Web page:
The Populist Radical Right in Western Europe: Recent Developments and Reasons for its Success I (joint with Italian Politics)

Room: 
Town Hall - Mandela Room (Reception Room B)
Time Slot: 
Monday 30th March 11:30 - 13:00
Panel Chair: 
  • Dr Arianna Giovannini (De Montfort University)
Panel Discussant: 
  • Dr Cas Mudde (University of Georgia)
Panel Members: 
  • Dr Umut Korkut (Glasgow Caledonian University)
  • Dr Zsolt Boda (Centre for Social Sciences of the Hungarian Academy of Sciences)
  • Dr Mari K. Niemi (University of Turku)
  • Mr Matti Välimäki (University of Turku)
  • Dr Lena Karamanidou (Glasgow Caledonian University)
  • Dr Sanja Badanjak (University of Edinburgh)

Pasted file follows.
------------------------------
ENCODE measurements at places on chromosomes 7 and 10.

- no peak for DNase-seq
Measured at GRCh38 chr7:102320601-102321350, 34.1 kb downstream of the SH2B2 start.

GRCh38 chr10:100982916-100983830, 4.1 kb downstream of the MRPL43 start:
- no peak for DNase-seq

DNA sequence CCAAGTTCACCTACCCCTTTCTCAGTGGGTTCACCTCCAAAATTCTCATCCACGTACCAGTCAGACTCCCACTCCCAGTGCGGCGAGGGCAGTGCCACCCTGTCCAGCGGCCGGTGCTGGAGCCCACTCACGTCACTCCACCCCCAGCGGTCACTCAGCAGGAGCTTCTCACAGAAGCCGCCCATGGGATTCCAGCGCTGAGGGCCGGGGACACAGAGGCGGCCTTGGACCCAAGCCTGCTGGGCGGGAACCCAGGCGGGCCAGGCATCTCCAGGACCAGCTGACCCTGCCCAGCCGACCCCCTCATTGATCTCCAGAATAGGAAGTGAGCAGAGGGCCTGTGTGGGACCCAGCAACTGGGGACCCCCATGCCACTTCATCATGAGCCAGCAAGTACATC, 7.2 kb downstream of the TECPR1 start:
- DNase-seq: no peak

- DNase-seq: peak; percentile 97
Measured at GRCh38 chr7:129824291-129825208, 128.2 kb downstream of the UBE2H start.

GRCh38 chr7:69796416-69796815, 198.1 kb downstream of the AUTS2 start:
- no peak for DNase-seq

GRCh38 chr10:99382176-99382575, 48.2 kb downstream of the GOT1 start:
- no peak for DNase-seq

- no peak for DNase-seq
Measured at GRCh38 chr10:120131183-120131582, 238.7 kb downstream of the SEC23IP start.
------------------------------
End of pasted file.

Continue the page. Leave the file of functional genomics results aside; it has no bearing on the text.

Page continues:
On 31 January 2000, 14 of the 15 European Union member states issued an ultimatum to the remaining member, Austria. If the centre-right Austrian People’s Party pressed ahead with plans to form a government containing the populist radical right Austrian Freedom Party bilateral sanctions would be imposed. The Austrian case and the international controversy it aroused serves to remind us of how much has changed in the past fifteen years as regards populist radical right parties and their legitimation. Since the turn of the new century, populists have not only repeatedly been successful in subsequent elections in many countries in Western Europe, but have also served in – or provided consistent parliamentary support as part of formal pacts for - governments in Austria, Italy, the Netherlands, Switzerland, Norway, Denmark, and Greece. While many European countries have not yet had populist parties in or even close to power (although only a few now lack electorally successful ones), populists are certainly not on the periphery of power in all anymore. These panels will cover the electoral performance of populist radical right parties in Western Europe, discuss common features of their ideology (particularly their policies and rhetoric on immigration) and analyse the process whereby an increasing number of them are moving towards a position of legitimacy and influence that was unimaginable before the turn of the century.